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Search for Evidence of Prehistoric Tsunamis and Great Earthquakes on Chirikof Island, Eastern Aleutians
Scientists from the U.S. Geological Survey (USGS) and the University of Pennsylvania (UPenn) visited Chirikof Island, Alaska, in August 2010 to document evidence of prehistoric tsunamis and land-level changes caused by large earthquakes on the Aleutian megathrust, the fault along which the Pacific plate is sliding beneath the North American plate, periodically generating "great" earthquakes of magnitude 8 or higher. Members of the field team were Alan Nelson, Rich Briggs, and Guy Gelfenbaum from the USGS and Simon Engelhart and Tina Dura from UPenn.
Computer models of how tsunamis move (or "propagate") across the ocean predict that rupture on the Aleutian megathrust between Kodiak Island and the Shumagin Islands will cause seafloor displacements that direct tsunamis toward the west coast of the United States, with the maximum wave energy centered on southern California. With support from the USGS Southern California Multihazards Demonstration Project, fieldwork was undertaken on Chirikof Island to (1) demonstrate the potential for identifying and dating prehistoric tsunamis on Chirikof Island and elsewhere in the eastern Aleutians, (2) investigate evidence for megathrust-related land-level changes on Chirikof Island, and (3) establish a scientific and logistical framework for future studies of prehistoric tsunamis and earthquakes in the Aleutian region.
Chirikof Island lies at the eastern edge of a segment of the Aleutian megathrust that ruptured during great earthquakes in 1788 and 1938. The magnitude 8.2 1938 earthquake did not produce a large tsunami, but fragmentary historical records suggest that the 1788 event generated a large tsunami and was presumably of greater magnitude than the 1938 event. Because it lies directly above the megathrust, Chirikof Island likely underwent land-level changes during past great earthquakes. Before this field study, no Quaternary geologic investigations, including studies of historical or prehistoric earthquakes and tsunamis, had been undertaken on the island, although archaeologists did reconnaissance work there in 1963 and 2005.
The field team met in Kodiak, Alaska, on July 28. Bad weather turned back two attempts to fly from Kodiak to the study area. Finally, the weather improved, and three members of the team landed on Chirikof Island on August 4; the other two arrived the next day. Our fieldwork focused on the southwest corner of the 11-by-17-km island, where the terrain includes areas, such as low-lying basins and estuaries, with a high potential for preserving sediment deposited by large tsunamis. Working from a base camp near a small lake on the island's southwest tip, we collected data at seven sites, four of which were studied in detail.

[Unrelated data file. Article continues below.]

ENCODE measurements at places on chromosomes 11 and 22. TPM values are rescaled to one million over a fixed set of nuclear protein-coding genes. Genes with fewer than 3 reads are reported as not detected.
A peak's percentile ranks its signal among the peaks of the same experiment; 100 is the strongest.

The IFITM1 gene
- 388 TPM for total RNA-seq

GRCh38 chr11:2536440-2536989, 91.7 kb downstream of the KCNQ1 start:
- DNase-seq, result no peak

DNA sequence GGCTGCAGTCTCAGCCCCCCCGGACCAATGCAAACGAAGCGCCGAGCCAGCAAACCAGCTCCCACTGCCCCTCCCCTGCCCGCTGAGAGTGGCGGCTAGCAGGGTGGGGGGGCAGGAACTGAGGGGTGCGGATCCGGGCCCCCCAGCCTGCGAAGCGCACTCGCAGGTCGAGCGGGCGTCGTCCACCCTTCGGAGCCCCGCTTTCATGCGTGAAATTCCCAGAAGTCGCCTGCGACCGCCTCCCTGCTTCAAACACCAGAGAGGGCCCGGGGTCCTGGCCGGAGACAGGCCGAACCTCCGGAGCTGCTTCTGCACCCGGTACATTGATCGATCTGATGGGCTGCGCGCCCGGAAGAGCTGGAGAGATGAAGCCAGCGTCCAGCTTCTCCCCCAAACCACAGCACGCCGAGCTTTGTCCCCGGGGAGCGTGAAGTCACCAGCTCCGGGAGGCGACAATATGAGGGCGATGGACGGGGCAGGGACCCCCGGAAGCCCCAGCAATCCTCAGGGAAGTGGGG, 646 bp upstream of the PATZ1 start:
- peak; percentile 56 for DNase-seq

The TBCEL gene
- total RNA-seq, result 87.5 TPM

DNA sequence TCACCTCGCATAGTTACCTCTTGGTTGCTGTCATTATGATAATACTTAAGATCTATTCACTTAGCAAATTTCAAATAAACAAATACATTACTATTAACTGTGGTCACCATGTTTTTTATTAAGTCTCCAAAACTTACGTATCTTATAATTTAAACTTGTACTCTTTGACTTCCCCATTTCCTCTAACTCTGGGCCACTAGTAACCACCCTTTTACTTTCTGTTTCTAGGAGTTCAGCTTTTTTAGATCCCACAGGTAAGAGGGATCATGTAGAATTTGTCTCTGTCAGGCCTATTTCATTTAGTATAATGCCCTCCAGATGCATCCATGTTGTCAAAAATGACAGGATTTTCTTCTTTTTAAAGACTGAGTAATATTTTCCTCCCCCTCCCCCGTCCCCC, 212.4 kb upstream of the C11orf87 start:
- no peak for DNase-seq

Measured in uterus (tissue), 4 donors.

Observations included nearly 40 reconnaissance gouge cores collected along transects both parallel and perpendicular to the shore. A gouge corer with a 5-cm-diameter, semi-enclosed core barrel that was hand-driven into the ground was used to sample vertical sequences of sediment layers and peat (soil made almost entirely of organic matter accumulated in marshy areas) down to several meters below the surface. Depending on the accumulation rates of the peat and sediment layers, these cores could represent hundreds to thousands of years of geologic record to examine for evidence of past tsunamis. The field team also conducted geomorphic mapping and precision elevation surveys, using a Real Time Kinematic (RTK) Global Positioning System (GPS) receiver. The geomorphic mapping helped in the interpretation of past sedimentary environments and how they may have changed during large earthquakes, when land levels may have risen or fallen by several meters. A National Ocean Service (NOS) tidal benchmark tied into the RTK GPS survey provides a common datum for the maps and cores. Finally, four complete Russian cores (13 m total length) were collected and are undergoing detailed radiocarbon and microfossil analyses at USGS laboratories in Golden, Colorado, and UPenn laboratories in Philadelphia. The Russian corer collects 5-cm-diameter cores that—unlike those from the gouge corer—are not compressed or shortened during recovery.